- On Tuesday, the Daily Maverick published an opinion piece in which ANC deputy secretary-general Jessie Duarte took aim at the Zondo commission.
- She has now apologised to commission chairperson Deputy Chief Justice Raymond Zondo, saying it was not her intention to disrespect him.
- Duarte assured Zondo of her "deep respect" for the work he is doing as the chairperson of the commission.
ANC deputy secretary-general Jessie Duarte has issued an apology to Deputy Chief Justice Raymond Zondo following her scathing opinion piece published earlier this week.
"On 10 February an article was published in my name which, upon reflection, I believe I owe you an apology," Duarte said in the letter, referring to the piece published in the Daily Maverick on Tuesday.
She said that it was in no way meant to disrespect Zondo personally.
"The article appears to speak to your person directly and for this I humbly apologise to you. It was not my intention to show any disrespect towards you personally.
"I wish to assure the honourable deputy chief justice of my deep respect for you and the work you are doing to bring to the fore the depth of malfeasance in the state and in the private sector," Duarte said in her apology.
"The article which was published in the Daily Maverick was a reflection of several witnesses who appeared not to know that the current system of our National Assembly is premised on a proportional representation system, largely in line with the Westminister model which provides for a whippery system."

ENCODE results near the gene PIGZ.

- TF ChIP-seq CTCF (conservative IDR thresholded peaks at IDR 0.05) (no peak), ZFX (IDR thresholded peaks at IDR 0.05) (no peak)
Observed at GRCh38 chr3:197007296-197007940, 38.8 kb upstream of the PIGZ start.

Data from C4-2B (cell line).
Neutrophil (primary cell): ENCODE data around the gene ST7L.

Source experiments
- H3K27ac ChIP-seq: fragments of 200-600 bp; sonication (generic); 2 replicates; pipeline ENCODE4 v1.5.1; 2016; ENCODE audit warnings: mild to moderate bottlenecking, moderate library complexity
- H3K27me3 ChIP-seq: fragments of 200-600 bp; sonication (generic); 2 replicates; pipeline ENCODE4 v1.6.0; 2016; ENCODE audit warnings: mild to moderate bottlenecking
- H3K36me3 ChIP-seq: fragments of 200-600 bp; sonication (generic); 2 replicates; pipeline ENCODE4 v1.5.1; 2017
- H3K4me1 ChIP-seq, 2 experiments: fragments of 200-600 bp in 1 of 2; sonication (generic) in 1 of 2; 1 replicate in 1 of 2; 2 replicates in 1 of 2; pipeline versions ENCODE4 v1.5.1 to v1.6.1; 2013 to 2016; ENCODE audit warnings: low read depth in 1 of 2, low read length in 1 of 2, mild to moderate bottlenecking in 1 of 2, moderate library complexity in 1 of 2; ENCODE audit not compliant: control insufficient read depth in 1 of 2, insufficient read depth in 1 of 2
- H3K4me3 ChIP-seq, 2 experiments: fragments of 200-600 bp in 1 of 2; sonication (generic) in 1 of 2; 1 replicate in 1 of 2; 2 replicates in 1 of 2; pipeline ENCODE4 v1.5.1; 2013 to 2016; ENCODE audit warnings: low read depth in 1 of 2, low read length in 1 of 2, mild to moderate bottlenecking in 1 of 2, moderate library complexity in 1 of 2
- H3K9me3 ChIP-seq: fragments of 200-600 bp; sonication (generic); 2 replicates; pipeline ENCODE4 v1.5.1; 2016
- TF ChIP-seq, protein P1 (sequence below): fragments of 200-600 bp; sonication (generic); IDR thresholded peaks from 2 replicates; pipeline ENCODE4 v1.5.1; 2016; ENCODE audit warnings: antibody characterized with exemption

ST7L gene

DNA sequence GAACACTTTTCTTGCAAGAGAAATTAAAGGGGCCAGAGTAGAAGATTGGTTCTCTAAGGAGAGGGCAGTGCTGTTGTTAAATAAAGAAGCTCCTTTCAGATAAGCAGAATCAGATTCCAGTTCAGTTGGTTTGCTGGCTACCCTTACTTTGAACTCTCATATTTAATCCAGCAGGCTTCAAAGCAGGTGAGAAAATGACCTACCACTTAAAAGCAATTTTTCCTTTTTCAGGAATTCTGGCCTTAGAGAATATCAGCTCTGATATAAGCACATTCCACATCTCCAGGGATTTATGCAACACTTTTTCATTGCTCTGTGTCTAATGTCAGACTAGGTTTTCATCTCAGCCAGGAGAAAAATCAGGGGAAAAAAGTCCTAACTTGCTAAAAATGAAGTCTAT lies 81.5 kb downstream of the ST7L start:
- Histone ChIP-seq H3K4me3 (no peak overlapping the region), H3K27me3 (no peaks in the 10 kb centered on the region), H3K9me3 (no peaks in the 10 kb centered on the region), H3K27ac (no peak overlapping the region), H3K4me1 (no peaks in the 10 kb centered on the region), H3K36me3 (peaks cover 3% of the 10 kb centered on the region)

In the Daily Maverick piece, she opined that testimony at the Zondo commission "displays a serious lack of appreciation therefore of the role party caucuses play within a democracy such as ours". Duarte also called it "an onslaught against the people themselves" who voted for the ANC on the basis of its manifesto.
"I have watched with interest how some opposition party leaders make decisions as they stand and talk. In the ANC, though, decisions on policy and how to execute policy go through a very arduous set of consultations which attempts to bring a broad consensus on any matter to the fore. Not exactly the dictatorial system described by a sceptical witness with little or no knowledge of the process by which decisions are made in the ANC.
"More worrying is that democratic centralism is now the subject of a commission led by a judge who, with respect, practices his craft based on the narrow parameters of existing laws.
"One can only hope that the Zondo commission is not going to turn our democracy into more of a neo-liberal concoction than it already is; where we all sound the same and do nothing real to transform our society."
She said she would await her turn "to speak without fear, without favour, but I know that my words and the words of some in our society will not be received without prejudice".
Following the piece, she told News24 she would appear at the commission to give testimony "if called", but added: "I was not called".
- With Carien du Plessis